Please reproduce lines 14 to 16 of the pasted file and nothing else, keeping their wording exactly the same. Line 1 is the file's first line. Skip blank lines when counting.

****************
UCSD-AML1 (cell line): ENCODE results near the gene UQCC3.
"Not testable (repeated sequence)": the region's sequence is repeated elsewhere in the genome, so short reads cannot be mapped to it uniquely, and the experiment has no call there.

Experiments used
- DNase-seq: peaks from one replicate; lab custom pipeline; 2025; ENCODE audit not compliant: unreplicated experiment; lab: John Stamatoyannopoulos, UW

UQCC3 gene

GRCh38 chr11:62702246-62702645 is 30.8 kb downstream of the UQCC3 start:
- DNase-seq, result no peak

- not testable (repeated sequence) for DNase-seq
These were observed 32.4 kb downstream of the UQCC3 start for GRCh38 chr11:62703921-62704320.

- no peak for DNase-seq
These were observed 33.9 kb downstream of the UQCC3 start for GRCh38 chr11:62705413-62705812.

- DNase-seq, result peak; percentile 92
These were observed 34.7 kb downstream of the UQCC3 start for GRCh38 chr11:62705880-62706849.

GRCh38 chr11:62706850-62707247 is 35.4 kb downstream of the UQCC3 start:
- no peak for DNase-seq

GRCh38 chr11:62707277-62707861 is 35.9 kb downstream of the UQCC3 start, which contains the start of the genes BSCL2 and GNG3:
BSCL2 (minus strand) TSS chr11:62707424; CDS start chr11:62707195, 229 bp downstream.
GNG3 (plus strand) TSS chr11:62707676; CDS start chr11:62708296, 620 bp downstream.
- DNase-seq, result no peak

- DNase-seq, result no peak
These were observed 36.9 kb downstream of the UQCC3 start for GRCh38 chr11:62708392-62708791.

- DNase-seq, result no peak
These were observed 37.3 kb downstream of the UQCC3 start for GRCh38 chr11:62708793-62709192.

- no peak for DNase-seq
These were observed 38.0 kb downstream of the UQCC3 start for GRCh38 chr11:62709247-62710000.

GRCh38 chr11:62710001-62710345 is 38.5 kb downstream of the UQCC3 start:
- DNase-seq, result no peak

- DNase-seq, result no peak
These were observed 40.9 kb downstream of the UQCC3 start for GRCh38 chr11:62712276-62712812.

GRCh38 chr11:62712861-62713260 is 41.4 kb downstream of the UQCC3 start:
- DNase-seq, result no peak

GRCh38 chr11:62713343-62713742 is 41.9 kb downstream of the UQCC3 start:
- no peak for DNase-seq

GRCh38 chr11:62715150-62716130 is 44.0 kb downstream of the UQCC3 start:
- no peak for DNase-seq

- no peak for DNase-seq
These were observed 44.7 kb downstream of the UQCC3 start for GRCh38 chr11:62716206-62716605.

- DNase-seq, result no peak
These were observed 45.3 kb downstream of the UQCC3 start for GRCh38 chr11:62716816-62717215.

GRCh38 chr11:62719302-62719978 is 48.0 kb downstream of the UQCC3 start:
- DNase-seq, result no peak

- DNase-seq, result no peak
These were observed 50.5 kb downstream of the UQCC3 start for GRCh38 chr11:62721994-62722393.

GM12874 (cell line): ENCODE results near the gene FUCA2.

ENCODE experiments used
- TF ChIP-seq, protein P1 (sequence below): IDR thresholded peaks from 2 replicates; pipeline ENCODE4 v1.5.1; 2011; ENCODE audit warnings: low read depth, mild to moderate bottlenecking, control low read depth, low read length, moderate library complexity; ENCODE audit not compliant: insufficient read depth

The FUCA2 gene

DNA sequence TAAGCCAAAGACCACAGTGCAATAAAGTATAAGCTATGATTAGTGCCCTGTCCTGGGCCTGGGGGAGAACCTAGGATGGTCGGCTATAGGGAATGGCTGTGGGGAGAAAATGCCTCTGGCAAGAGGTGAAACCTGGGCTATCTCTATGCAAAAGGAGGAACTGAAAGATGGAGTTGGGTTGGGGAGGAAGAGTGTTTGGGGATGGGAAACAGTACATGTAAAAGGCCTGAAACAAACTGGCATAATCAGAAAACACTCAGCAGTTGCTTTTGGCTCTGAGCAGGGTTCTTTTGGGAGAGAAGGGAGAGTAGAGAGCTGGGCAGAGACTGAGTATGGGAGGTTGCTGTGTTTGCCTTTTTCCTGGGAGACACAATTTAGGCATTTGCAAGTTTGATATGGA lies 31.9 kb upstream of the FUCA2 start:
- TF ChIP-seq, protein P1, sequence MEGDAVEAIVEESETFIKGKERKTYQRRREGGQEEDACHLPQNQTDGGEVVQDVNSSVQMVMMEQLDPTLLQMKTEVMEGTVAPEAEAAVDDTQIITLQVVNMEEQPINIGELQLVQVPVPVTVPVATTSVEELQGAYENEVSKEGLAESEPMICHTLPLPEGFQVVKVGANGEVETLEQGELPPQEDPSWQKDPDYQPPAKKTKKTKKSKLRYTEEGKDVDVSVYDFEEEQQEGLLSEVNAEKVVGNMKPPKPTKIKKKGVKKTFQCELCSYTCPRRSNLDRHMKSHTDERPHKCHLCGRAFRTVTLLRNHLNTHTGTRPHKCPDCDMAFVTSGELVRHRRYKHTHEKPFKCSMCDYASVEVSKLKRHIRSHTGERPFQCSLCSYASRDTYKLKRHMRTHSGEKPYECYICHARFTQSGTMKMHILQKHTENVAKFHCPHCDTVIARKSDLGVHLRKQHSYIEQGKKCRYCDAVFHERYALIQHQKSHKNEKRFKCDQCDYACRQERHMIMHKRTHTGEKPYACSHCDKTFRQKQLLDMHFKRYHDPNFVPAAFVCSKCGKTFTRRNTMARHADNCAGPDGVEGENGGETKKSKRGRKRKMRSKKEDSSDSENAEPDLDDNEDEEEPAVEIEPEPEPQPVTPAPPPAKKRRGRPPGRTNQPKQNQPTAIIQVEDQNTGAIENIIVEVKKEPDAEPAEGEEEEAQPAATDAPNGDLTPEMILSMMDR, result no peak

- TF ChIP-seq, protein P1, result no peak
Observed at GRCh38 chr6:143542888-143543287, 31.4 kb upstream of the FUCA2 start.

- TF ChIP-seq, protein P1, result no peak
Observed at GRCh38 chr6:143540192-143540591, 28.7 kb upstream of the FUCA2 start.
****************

GRCh38 chr11:62706850-62707247 is 35.4 kb downstream of the UQCC3 start:
- no peak for DNase-seq

GRCh38 chr11:62707277-62707861 is 35.9 kb downstream of the UQCC3 start, which contains the start of the genes BSCL2 and GNG3: